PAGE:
Advising with empathy and experience

Danger signs missed missed by agencies and police in teenage boys suicide inquest rules.


Inadequate responses from agencies, the Metropolitan Police and British Transport Police may have contributed to a teenage boy's suicide, an inquest jury found.

Samuel Howes, 17, from Purley, southeast London, died on a railway in Croydon in September 2020.

The jury concluded Samuel's mental health and use of drugs and alcohol "probably" contributed to his death.

Samuel's mother, Suzanne Howes, said she repeatedly warned professionals she feared her child was going to die, adding multiple "red flags" were missed right up to the morning of his death a month before his 18th birthday.

Samuel Howes first exhibited behavioural difficulties when he was aged nine, which led to his first referral to Child and Adolescent Mental Health Services (CAMHS). He was later diagnosed with Obsessive Compulsive Disorder (OCD) and anorexia, as well as self-harming.

By the age of 14, Samuel was using drugs to manage his anxiety. He started with cannabis and escalated to Xanax, ketamine, MDMA, cocaine and heroin, which led to several accidental overdoses.

As his mental health deteriorated, he became increasingly prone to violent outbursts and was taken into care when he was 16.

His older sister, Daisy Howes, said the family was desperate. She said: "I was worried my mum was going to get hurt but, ultimately, we were worried that he was going to hurt himself. It didn't feel like anybody was safe."

Samuel's family estimated he was supported by at least 18 services in his lifetime, although the Croydon Safeguarding Children Partnership says he "engaged with very few.”

It is estimated Samuel attended four A&E departments 10 times, and presented at police stations eight times during his final months.

Suzanne Howes added: "It was incredible that all these emergency services were involved and nobody was making that link and saying, 'what is happening? This child is chaos off the scale'. There were red flags everywhere. I was saying, 'I think my child is going to die', and professionals were saying, 'Yeah, that is a real risk'," she added.

A three-week inquest before a jury at South London Coroner's Office concluded that poor communication and information sharing between agencies and the police could have contributed to his death, as well as the way he was treated by police forces in two incidents days before his death.

The inquest heard that on 30 August 2020 Samuel was arrested by British Transport Police (BTP) and placed in a Met Police cell and repeatedly tried to harm himself, but was not offered any mental health or psychiatric help.

Staff did not fill in mandatory safeguarding forms, and some officers described his behaviour as "attention-seeking", the hearing was told.

The jury heard that two days after Samuel was arrested by BTP, he did not return to his semi-independent accommodation and was officially classed as a missing person.

Met Police officers tried to visit him after he called emergency services in tears and said he was experiencing suicidal thoughts, but the officers were unsuccessful in finding him and did not carry out an active search, the inquest was told.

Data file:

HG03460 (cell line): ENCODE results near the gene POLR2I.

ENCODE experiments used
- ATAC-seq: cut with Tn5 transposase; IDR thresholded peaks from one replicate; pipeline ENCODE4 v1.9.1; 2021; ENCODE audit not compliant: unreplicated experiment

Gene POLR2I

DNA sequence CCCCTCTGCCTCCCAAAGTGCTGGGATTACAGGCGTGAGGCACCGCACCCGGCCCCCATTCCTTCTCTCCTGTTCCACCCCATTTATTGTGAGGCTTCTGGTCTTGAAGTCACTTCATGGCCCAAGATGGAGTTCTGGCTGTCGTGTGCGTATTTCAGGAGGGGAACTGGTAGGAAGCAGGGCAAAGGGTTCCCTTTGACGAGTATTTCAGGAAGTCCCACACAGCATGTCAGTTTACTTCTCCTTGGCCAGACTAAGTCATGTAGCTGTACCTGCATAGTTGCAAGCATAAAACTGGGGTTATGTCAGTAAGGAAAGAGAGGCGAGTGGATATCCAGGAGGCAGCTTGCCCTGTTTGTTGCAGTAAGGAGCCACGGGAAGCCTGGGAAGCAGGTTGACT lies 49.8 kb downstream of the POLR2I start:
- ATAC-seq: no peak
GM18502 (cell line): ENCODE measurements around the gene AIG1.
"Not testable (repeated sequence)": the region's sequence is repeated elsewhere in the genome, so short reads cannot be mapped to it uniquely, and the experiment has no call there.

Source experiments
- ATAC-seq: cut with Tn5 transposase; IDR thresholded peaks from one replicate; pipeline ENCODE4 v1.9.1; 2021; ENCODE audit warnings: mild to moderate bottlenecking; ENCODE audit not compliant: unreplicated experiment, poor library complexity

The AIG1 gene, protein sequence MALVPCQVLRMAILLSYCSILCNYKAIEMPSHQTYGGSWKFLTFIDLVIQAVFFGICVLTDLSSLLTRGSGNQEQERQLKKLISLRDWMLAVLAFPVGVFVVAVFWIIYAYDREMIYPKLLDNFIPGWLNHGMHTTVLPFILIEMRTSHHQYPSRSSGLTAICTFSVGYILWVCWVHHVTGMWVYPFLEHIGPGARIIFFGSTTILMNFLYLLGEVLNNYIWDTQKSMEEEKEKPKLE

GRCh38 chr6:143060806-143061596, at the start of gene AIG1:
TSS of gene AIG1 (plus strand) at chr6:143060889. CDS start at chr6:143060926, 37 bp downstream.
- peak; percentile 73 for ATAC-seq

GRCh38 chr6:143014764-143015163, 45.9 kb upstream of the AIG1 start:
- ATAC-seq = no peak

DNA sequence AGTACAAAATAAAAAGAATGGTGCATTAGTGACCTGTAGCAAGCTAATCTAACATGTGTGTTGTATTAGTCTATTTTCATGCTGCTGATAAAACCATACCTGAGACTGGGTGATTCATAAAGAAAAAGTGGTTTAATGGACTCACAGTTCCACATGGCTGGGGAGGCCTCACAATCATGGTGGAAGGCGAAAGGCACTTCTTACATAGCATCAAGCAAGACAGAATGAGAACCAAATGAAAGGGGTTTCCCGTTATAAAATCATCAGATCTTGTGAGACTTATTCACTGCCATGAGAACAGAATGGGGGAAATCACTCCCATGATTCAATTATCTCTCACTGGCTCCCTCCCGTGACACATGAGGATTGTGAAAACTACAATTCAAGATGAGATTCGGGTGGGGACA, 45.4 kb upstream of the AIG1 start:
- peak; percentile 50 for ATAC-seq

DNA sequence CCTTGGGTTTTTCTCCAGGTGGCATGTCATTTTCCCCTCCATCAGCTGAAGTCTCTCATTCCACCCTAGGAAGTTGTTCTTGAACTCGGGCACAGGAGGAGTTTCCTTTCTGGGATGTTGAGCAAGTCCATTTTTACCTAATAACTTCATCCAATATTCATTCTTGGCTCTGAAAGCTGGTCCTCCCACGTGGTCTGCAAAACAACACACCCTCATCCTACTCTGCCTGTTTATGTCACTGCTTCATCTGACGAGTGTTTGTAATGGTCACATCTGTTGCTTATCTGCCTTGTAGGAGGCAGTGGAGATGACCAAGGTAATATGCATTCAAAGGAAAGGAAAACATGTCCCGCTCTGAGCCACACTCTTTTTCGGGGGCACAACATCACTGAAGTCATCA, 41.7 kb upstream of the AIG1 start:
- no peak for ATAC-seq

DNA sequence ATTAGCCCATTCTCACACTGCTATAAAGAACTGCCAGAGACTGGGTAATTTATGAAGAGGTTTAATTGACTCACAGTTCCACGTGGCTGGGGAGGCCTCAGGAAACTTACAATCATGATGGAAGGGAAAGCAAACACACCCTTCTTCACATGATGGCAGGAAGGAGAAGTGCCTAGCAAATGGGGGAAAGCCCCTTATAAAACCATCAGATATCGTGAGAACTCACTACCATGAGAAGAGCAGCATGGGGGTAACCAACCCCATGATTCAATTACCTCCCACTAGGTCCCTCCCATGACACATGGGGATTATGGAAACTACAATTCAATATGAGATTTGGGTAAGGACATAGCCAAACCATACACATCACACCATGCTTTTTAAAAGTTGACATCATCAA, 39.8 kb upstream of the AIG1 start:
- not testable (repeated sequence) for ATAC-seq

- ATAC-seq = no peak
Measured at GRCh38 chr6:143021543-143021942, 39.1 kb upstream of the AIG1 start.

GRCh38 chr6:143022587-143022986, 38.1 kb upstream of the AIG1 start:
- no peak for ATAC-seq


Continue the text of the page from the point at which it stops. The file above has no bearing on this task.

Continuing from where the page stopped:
The following morning, Samuel died. Suzanne Howes said: "There was nobody looking for him. There was no phone call to me. One of the saddest things is that there was a welfare person stood next to him on the platform. Had Samuel's photograph been circulated at that point or in the weeks before... there was one final opportunity."

South London and Maudsley NHS Foundation Trust said: "It deeply saddens us that despite the efforts of all professionals and multi-agency services involved, they were unable to prevent this tragedy".

Chair of Croydon Safeguarding Children Partnership, Debbie Jones, said a review had been launched following Samuel's death, adding: "There is much we as a partnership can learn from Samuel."

Assistant chief constable Charlie Doyle, of BTP, said the force had made improvements since Samuel's death and added: "Protecting vulnerable people is one of our top priorities, and we are sorry that on this occasion we haven't maintained the high standards we expect."

A Met Police spokesperson said the force would "carefully consider the findings" of the inquest and would "seek to learn any lessons.” The force's statement added that it had referred the case to the Independent Office for Police Conduct (IOPC) and that its investigation had concluded five officers should receive informal management action, which was undertaken in November 2021.

The Howes family welcomed the inquest verdict and said lessons must be learned. Suzanne Howes said: "The biggest thing for me is a collective approach, that if you had another Samuel in Croydon tomorrow, things would be done differently.

The inquest jury recorded a narrative verdict of suicide, and that "Samuel's mental health and his use of drugs and/or alcohol probably contributed to his death.

It added: "We believe that the following matters also possibly made more than minimal, trivial or negligible contributions to his death.”

These were: The inadequate response of mental health and social care services in relation to Samuel's dependency on alcohol and the possibility of a rehabilitative placement; the failure by social services and/or mental health services to adequately share risk information with each other, and with the police, and the sharing of risk information by the Met Police and/or BTP with partner agencies.

Other factors included steps taken by the Met Police to seek an assessment of Samuel's mental health by a liaison and diversion practitioner while he was in custody on 30 and 31 August 2020; an inadequate approach of staff and safeguarding processes within Croydon Custody Suite; failures by multiple agencies and the inadequate response to the 'missing persons' investigation conducted by the Met Police